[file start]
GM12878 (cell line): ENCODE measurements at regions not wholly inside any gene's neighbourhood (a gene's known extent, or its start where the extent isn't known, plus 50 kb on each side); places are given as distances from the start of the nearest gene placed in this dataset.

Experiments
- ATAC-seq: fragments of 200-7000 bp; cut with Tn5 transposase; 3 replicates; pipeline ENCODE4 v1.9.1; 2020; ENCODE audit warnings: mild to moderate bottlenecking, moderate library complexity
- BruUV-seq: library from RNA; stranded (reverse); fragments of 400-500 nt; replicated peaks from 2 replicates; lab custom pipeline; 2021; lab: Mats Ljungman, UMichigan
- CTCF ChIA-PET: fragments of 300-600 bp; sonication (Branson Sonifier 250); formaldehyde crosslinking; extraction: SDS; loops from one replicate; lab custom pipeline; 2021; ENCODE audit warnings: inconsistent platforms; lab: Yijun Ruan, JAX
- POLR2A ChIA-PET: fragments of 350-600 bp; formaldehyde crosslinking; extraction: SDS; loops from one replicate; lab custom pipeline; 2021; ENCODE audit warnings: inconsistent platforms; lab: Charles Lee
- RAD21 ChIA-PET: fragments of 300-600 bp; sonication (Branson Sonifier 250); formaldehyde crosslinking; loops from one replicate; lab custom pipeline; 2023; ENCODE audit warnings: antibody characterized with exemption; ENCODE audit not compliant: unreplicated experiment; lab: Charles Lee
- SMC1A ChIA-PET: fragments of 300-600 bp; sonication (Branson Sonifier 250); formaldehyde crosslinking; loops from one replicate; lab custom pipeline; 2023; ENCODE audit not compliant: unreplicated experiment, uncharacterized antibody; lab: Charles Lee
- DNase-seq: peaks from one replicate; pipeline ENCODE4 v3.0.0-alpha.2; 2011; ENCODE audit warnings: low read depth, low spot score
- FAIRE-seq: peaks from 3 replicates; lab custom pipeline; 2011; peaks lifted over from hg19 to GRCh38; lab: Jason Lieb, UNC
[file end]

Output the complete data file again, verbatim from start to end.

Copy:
GM12878 (cell line): ENCODE measurements at regions not wholly inside any gene's neighbourhood (a gene's known extent, or its start where the extent isn't known, plus 50 kb on each side); places are given as distances from the start of the nearest gene placed in this dataset.

Experiments
- ATAC-seq: fragments of 200-7000 bp; cut with Tn5 transposase; 3 replicates; pipeline ENCODE4 v1.9.1; 2020; ENCODE audit warnings: mild to moderate bottlenecking, moderate library complexity
- BruUV-seq: library from RNA; stranded (reverse); fragments of 400-500 nt; replicated peaks from 2 replicates; lab custom pipeline; 2021; lab: Mats Ljungman, UMichigan
- CTCF ChIA-PET: fragments of 300-600 bp; sonication (Branson Sonifier 250); formaldehyde crosslinking; extraction: SDS; loops from one replicate; lab custom pipeline; 2021; ENCODE audit warnings: inconsistent platforms; lab: Yijun Ruan, JAX
- POLR2A ChIA-PET: fragments of 350-600 bp; formaldehyde crosslinking; extraction: SDS; loops from one replicate; lab custom pipeline; 2021; ENCODE audit warnings: inconsistent platforms; lab: Charles Lee
- RAD21 ChIA-PET: fragments of 300-600 bp; sonication (Branson Sonifier 250); formaldehyde crosslinking; loops from one replicate; lab custom pipeline; 2023; ENCODE audit warnings: antibody characterized with exemption; ENCODE audit not compliant: unreplicated experiment; lab: Charles Lee
- SMC1A ChIA-PET: fragments of 300-600 bp; sonication (Branson Sonifier 250); formaldehyde crosslinking; loops from one replicate; lab custom pipeline; 2023; ENCODE audit not compliant: unreplicated experiment, uncharacterized antibody; lab: Charles Lee
- DNase-seq: peaks from one replicate; pipeline ENCODE4 v3.0.0-alpha.2; 2011; ENCODE audit warnings: low read depth, low spot score
- FAIRE-seq: peaks from 3 replicates; lab custom pipeline; 2011; peaks lifted over from hg19 to GRCh38; lab: Jason Lieb, UNC